20 Mar
Posted in: Books, Practice
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Mindful Morning

Want to get off to a good start? Try this practice from Emotional Chaos to Clarity, by Phillip Moffitt:

“The practice of starting your day with clarity begins with becoming mindful of what’s true in your body and your mind when you awaken. So while you’re still lying in bed, notice if you feel rested or if you’re still tired. Is your body tense or at ease? What parts of your body are relaxed?

“Next observe your mind and notice whether it is relaxed or tense, quiet or busy. What is it doing? Is it resting, planning, complaining, rehearsing, or remembering a dream? Is it fuzzy or clear? Is it experiencing an emotion such as excitement, dread, or fear? You now know what needs your attention.

“The next step is to use your body or your mind state as an object of contemplation…Maybe you don’t feel rested, or you feel rested but parts of your body are tense, or when you think about your day parts of your body tense up…

“In response to whatever you discover to be true in your body, continue to lie in bed and do a body scan. In a body scan you progressively tense and relax each part of your body as you imagine healing energy moving through it…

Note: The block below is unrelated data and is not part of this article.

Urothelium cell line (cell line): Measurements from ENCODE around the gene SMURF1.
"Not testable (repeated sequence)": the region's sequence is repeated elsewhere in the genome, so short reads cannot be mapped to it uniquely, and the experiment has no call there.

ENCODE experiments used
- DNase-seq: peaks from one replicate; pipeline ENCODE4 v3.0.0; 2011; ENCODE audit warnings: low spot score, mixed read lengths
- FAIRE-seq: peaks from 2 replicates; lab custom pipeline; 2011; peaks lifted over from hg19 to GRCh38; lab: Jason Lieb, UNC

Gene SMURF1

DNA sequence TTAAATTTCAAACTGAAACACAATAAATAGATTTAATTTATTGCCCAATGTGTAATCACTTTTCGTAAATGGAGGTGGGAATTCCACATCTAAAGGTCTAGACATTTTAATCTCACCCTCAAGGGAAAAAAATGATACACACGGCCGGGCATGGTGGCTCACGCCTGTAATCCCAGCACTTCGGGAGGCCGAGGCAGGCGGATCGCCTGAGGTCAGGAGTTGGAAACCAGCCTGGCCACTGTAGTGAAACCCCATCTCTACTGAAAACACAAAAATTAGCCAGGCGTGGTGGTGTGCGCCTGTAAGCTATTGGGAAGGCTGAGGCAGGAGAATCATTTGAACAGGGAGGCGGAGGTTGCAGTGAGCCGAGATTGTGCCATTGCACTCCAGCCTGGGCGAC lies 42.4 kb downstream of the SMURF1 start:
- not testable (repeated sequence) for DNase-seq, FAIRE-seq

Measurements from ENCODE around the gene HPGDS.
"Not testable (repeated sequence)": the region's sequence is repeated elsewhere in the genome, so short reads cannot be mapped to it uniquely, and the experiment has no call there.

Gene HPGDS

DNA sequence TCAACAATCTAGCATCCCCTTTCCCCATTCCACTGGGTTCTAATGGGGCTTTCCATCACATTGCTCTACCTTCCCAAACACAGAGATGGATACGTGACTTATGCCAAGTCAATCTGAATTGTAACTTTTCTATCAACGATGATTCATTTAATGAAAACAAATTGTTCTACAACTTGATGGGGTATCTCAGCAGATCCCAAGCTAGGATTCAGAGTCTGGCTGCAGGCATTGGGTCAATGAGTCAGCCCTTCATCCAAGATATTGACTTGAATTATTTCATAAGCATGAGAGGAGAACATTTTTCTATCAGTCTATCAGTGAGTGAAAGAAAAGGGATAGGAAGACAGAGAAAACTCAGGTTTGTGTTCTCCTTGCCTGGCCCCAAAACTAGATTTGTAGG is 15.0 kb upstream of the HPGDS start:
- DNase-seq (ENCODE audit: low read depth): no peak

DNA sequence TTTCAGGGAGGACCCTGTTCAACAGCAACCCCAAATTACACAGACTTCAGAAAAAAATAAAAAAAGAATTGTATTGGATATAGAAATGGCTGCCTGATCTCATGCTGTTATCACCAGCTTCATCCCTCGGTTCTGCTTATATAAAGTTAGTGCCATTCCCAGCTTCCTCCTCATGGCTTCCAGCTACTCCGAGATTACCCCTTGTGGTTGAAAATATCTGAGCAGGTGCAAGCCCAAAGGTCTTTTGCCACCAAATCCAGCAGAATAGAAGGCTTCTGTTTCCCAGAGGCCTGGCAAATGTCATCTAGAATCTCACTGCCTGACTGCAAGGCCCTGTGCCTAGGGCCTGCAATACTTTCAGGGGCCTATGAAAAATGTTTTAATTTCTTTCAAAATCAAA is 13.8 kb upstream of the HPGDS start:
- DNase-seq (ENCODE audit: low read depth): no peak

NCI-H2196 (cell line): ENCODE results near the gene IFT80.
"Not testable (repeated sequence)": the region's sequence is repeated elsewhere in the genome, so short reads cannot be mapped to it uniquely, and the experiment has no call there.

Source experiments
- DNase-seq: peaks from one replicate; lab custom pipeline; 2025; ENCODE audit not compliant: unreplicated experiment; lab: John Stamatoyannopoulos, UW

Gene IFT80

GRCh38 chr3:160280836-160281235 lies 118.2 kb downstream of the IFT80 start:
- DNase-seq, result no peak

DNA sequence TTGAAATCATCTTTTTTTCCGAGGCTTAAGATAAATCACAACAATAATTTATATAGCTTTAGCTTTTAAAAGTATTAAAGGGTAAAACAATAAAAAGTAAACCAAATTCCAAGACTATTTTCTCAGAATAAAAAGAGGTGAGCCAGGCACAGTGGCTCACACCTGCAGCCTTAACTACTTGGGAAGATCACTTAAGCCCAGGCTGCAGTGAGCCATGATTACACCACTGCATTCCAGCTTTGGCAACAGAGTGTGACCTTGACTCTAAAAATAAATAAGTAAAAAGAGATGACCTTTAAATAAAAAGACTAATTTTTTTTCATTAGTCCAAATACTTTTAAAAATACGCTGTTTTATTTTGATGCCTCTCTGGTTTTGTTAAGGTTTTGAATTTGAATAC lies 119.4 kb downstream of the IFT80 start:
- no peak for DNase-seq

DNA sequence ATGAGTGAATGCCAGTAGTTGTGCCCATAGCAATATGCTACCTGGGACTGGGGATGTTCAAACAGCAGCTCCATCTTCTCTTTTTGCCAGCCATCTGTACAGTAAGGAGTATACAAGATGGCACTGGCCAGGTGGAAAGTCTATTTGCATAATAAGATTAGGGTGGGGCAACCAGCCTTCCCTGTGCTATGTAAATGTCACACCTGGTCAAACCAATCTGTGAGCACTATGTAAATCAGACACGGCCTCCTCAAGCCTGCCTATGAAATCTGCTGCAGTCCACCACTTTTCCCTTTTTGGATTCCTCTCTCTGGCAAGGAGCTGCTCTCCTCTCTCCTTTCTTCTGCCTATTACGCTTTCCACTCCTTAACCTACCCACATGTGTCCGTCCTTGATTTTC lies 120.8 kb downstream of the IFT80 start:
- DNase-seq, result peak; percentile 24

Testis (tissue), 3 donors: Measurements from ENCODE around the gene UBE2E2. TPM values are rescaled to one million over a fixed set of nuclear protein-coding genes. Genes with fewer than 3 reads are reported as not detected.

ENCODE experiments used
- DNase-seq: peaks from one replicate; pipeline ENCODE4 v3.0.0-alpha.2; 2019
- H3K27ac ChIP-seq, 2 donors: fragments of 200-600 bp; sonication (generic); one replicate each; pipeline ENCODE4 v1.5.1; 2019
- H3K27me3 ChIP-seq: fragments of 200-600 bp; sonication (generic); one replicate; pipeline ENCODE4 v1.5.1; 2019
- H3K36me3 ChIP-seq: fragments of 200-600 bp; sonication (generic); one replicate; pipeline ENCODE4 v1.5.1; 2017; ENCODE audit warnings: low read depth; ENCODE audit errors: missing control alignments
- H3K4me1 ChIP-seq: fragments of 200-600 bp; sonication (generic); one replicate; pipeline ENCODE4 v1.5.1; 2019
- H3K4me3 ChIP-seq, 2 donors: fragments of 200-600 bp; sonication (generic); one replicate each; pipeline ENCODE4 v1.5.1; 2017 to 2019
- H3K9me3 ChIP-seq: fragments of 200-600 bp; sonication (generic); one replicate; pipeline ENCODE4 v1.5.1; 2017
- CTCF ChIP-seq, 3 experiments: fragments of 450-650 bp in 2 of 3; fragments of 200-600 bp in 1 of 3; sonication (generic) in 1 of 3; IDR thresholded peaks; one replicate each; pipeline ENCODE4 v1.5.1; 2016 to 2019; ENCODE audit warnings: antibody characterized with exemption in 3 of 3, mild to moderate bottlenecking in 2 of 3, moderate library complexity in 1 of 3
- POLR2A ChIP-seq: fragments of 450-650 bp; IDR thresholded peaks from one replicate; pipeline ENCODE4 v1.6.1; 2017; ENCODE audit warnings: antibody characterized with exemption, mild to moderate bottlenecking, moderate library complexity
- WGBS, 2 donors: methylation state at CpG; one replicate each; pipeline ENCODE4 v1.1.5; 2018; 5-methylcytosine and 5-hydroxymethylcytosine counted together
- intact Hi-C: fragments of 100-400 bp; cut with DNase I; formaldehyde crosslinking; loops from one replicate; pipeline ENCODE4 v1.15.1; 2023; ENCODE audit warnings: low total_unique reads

“Once you’ve completed your body scan, which can take as little as five minutes or as much as half an hour, turn your attention to what’s going on in your mind…. Is there underlying tension? Is it racing? Jumpy? If so, invite the mind to relax. You can evoke this feeling of relaxation in a number of ways: focus on a soothing memory or image, reflect on something you”re grateful for, or do loving-kindness practice in your mind [send wishes of well-being to those you love]…

“After relaxing your body and mind as best you’re able, the next step in starting your day is to contemplate what lies ahead. First picture the day in your mind. Observe your attitude….When you focus on something that’s difficult or requires a lot of attention, pause, breathe, and allow your body and mind to relax.

“Repeat this process of imagining, noticing, and relaxing until you feel centered. This feeling of centeredness becomes your reference point when you’re actually engaged in the difficult activities you imagined.”

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